Authored by Billy Stone, Content Intern
Autumn is undoubtedly the dark horse of the seasons – the reminiscent charm of Halloween and cozy nights are silver linings of colder conditions, as we’re swiftly pulled away from summer.
Now in the deep end of ‘Spooky Season’, your fears are likely to have moved away from ghosts in the night, instead maybe onto the prospect of a new job, career or the future.
As the debt-ravaged contestants of Squid Game have been shoved into our eyeline over the previous few months, they served up a following dose of what Black Mirror had previously given us – a gloomy glimpse into the future. The last year and a half have been extremely testing for everyone, and the future landscape is often displayed just as dauntingly. For this reason, it’s important to be appreciative of the industry we’re in.
Having studied journalism at University, the only introduction to PR via a singular two-month module felt almost like a senior sibling introducing their more successful younger relative around a friendship group, hoping they wouldn’t prefer them. Journalism is in a state of flux – distrust of the industry continues to rise as the digital age has opened reporters up to a rolling barrage of online abuse. Regardless of the size and quality of outlet, sadly the slow decline seems to loom. Like outlets across many industries, temporary, Covid-induced closures became permanent ones.
But this is not the case for PR – the industry is predicted to surpass a value of $93 billion, a 45% increase from 2018’s value of $63.8 billion. With this, comes further expansion of the services it can provide to clients. One of the most exciting divisions sitting under the growing umbrella of PR is digital communications. Content creation, social media and native advertising are helping to develop brand authenticity, something that has become increasingly essential in a digital space filled with fake news and obtrusive ads.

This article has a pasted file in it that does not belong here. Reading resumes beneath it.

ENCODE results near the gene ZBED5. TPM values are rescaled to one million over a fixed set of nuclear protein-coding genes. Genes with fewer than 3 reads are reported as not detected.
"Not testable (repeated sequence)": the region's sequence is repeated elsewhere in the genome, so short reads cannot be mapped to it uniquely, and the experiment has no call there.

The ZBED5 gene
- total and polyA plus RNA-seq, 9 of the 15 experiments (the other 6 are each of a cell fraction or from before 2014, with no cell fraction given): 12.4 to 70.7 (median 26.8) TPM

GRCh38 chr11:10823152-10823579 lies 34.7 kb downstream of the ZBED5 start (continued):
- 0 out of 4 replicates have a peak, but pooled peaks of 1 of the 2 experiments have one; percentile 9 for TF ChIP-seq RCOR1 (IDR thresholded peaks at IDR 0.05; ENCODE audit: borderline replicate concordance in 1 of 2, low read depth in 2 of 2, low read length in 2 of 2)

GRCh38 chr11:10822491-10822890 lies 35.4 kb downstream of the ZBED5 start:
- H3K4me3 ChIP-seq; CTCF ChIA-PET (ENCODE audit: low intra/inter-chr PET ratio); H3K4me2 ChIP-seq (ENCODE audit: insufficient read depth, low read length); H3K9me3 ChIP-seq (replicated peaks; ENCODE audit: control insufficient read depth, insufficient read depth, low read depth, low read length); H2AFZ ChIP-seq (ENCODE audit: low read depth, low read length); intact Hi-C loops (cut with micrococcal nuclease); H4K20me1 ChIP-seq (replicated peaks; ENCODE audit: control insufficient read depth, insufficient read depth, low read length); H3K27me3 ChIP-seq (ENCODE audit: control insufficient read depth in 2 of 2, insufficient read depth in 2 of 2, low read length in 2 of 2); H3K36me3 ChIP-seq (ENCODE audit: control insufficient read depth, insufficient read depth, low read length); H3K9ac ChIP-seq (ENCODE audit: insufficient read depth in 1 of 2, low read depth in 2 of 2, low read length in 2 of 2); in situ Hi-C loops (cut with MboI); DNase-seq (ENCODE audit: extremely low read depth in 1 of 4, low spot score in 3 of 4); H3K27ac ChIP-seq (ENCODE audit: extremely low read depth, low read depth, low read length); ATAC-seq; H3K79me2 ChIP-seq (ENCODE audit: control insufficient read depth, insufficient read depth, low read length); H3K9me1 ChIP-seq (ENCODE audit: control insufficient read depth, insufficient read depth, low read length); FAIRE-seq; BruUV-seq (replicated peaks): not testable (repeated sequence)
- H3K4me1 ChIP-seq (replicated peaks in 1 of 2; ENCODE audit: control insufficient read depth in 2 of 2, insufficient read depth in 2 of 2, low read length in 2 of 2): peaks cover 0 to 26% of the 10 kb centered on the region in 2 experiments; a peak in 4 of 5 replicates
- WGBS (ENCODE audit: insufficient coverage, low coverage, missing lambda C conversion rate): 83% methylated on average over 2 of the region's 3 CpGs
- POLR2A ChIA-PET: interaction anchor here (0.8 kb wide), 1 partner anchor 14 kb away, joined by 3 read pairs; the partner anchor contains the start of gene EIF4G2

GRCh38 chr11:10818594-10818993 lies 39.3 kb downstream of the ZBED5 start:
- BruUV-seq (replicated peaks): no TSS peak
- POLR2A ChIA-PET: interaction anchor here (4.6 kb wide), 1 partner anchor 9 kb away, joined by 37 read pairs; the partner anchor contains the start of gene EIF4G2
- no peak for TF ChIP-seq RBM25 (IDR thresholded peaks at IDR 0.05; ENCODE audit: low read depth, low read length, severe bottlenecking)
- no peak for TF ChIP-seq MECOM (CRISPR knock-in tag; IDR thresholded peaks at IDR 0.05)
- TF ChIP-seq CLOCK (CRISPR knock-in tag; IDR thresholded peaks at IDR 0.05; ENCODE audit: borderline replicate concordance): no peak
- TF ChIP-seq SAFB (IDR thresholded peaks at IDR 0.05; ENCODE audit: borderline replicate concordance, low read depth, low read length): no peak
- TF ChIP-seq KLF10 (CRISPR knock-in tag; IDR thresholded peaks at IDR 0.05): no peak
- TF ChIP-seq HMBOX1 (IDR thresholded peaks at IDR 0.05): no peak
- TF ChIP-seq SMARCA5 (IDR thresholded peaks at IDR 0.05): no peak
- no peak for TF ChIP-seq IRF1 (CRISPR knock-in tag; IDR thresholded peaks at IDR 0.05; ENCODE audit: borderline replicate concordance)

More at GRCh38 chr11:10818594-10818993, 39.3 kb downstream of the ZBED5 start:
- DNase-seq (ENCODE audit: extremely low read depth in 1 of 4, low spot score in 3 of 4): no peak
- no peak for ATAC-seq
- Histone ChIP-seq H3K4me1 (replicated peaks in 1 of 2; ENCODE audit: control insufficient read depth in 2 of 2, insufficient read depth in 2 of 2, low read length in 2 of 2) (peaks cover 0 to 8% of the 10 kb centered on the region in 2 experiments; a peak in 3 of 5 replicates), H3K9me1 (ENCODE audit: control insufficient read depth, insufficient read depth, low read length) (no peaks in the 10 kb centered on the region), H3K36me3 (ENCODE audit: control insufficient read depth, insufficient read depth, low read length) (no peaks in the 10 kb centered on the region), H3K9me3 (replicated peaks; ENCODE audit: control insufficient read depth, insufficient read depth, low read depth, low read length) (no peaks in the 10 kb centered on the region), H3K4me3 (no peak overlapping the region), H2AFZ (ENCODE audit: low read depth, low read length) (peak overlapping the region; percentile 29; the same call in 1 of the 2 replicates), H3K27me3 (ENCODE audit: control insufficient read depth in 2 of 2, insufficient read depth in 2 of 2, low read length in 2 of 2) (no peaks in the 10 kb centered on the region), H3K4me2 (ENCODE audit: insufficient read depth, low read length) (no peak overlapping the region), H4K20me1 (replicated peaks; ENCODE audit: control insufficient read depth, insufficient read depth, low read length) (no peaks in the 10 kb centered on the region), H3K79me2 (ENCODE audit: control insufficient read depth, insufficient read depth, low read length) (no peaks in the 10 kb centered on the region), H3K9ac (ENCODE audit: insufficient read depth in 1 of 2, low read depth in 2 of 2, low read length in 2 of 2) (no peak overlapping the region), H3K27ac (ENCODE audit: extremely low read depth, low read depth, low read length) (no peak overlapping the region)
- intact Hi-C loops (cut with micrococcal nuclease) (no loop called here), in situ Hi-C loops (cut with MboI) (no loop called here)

Perhaps this is where PR is stealing a march on its waning competitors – the absorption of new services gives it the potential to be an all-seeing, all-doing media beast.
But this doesn’t come without being fearless. At a higher level, this absorption takes courage, but the spirit must also trickle down through the industry and its personnel. The synergy between tech, SEO, content, and paid teams (the list goes on) is what allows the machine to run smoothly – but it also sets you up for life. An unwritten rule seems to be ‘accepting every challenge’ – even as a content intern I have worked with such a range of people, skills and tasks, in many ways I didn’t expect. The natural fear formed by leaping from a different industry (journalism) to PR has quickly become dormant, due to the pace, prosperity and creativity of the work available.
Working in this manner is extremely beneficial – PR is constantly evolving, but remaining fearless and positive (and global of course) should leave us in safe hands for an exciting, fruitful future. Don’t pass up on this industry – open your eyes to this growing field and the opportunities it holds at the forefront of brand building.
Oh, and by the way, we’re growing! Reach out to us to learn more about the opportunities in this exciting industry.